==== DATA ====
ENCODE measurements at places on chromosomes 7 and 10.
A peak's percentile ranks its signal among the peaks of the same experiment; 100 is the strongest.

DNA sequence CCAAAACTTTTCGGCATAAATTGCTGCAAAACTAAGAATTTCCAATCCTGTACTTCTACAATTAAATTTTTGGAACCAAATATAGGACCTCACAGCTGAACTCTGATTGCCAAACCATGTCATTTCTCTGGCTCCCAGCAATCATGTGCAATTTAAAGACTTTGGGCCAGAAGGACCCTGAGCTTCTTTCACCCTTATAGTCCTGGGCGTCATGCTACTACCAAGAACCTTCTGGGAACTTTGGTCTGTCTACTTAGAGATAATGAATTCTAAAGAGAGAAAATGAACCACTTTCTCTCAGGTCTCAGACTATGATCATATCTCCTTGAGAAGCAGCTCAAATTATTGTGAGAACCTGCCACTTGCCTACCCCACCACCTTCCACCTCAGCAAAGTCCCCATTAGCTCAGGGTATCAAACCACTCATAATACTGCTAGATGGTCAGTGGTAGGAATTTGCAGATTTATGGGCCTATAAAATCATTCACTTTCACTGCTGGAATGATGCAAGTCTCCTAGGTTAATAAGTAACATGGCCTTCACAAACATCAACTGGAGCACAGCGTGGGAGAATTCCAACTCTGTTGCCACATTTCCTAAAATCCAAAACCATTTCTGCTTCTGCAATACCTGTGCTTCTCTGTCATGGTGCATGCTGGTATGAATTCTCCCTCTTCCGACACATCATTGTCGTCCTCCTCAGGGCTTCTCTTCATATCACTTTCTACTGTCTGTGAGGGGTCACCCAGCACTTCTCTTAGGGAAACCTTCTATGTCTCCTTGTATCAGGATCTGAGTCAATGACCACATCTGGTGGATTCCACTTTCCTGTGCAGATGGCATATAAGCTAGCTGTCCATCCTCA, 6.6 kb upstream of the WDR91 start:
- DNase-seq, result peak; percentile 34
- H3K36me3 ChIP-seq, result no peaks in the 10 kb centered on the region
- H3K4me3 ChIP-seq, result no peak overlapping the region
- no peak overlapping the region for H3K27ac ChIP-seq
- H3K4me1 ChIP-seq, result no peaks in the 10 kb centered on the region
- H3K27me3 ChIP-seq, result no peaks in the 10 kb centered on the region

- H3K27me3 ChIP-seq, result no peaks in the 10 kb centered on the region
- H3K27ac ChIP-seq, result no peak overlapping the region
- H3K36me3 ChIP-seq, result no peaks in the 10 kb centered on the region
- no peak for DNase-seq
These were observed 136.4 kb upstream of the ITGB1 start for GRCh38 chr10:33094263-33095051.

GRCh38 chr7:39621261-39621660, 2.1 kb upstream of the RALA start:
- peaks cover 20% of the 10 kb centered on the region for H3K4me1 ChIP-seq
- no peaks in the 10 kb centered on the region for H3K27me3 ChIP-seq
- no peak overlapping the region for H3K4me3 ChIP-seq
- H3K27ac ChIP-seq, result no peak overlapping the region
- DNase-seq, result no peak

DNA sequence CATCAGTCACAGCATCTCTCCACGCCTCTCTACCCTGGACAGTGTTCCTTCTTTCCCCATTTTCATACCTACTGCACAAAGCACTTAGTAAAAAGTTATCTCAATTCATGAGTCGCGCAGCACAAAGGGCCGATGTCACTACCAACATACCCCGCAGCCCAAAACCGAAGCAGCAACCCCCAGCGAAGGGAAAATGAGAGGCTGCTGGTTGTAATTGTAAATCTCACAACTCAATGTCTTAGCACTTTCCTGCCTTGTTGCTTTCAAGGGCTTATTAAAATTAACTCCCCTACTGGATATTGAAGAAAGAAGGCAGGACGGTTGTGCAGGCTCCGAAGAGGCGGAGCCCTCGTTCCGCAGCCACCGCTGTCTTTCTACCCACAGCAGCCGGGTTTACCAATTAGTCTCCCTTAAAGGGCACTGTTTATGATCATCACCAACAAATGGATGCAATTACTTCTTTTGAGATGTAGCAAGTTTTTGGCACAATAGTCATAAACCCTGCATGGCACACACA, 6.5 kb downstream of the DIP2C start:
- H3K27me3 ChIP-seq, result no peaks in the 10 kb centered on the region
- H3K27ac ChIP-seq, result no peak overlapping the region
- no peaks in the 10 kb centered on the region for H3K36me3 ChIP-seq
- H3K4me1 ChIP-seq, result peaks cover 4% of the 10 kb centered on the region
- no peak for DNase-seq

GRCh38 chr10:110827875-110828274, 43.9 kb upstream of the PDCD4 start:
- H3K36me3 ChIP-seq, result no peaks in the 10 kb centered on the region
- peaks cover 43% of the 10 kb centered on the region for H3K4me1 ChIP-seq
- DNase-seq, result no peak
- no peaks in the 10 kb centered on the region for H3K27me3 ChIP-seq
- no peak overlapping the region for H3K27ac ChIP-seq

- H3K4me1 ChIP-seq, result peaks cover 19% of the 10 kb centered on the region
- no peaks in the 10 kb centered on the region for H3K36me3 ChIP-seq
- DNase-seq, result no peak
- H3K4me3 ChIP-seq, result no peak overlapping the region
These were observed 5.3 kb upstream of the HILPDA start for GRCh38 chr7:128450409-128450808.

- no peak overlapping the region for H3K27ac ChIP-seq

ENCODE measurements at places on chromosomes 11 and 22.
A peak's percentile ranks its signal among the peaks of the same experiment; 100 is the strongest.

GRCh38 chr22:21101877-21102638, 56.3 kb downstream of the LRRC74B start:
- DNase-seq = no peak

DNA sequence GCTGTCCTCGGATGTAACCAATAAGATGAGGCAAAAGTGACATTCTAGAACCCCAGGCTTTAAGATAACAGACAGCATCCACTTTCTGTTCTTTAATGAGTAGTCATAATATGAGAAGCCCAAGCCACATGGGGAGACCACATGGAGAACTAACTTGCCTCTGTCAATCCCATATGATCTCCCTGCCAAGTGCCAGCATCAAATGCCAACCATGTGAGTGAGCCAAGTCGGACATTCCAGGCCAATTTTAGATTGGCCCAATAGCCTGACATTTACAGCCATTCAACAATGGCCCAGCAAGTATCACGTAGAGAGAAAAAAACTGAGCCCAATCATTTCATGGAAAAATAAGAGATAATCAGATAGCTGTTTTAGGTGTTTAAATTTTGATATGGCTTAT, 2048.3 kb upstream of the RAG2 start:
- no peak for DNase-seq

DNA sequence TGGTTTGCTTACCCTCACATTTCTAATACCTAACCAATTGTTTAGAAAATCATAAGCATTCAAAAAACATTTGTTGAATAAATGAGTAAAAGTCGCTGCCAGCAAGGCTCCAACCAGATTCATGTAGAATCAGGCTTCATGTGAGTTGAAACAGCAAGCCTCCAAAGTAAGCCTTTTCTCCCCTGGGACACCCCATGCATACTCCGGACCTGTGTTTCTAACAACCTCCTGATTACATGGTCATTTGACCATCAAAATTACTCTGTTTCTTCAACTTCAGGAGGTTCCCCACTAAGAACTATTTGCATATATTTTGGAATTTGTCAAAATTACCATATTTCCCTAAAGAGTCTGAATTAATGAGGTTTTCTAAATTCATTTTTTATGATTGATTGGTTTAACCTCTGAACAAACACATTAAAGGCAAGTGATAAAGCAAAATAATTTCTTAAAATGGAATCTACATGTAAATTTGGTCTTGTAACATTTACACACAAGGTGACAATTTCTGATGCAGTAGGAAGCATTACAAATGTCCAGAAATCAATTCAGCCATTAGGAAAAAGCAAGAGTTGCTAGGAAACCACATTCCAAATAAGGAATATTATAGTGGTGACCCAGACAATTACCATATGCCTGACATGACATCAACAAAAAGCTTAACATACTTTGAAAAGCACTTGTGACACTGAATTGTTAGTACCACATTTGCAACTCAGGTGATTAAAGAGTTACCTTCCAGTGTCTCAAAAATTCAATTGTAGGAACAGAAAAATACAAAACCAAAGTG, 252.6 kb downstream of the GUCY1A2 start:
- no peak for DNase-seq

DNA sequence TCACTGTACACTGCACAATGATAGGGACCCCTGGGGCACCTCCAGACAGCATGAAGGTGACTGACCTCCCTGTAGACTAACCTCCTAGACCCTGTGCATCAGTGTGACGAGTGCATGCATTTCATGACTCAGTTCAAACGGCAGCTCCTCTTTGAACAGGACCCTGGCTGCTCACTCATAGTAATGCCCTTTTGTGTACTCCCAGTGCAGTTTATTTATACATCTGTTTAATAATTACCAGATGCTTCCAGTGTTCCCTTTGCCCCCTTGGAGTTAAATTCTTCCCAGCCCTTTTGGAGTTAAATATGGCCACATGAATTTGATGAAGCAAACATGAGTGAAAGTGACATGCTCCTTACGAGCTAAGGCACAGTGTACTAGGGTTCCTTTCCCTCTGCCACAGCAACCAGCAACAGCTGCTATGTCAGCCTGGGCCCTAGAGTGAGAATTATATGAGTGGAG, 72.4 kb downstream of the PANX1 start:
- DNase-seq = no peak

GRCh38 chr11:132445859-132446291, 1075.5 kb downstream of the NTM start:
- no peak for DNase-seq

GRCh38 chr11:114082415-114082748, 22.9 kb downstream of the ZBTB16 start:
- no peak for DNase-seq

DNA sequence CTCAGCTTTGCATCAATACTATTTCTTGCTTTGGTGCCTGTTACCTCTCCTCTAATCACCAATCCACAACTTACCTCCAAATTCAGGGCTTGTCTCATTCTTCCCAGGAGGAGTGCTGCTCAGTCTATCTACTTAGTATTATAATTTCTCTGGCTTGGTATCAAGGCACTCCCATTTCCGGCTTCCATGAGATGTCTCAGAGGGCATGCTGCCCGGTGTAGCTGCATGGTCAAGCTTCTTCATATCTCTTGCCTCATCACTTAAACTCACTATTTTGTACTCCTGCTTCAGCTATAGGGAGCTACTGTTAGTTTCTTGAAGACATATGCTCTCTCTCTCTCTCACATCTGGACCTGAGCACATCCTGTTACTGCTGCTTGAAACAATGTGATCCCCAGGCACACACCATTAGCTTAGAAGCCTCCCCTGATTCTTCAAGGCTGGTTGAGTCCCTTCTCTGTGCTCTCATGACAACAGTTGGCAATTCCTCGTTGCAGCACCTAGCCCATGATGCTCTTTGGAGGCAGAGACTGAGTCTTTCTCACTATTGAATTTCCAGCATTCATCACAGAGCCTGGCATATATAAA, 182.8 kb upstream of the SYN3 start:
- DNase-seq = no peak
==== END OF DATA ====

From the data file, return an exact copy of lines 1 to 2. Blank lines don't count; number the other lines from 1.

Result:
ENCODE measurements at places on chromosomes 7 and 10.
A peak's percentile ranks its signal among the peaks of the same experiment; 100 is the strongest.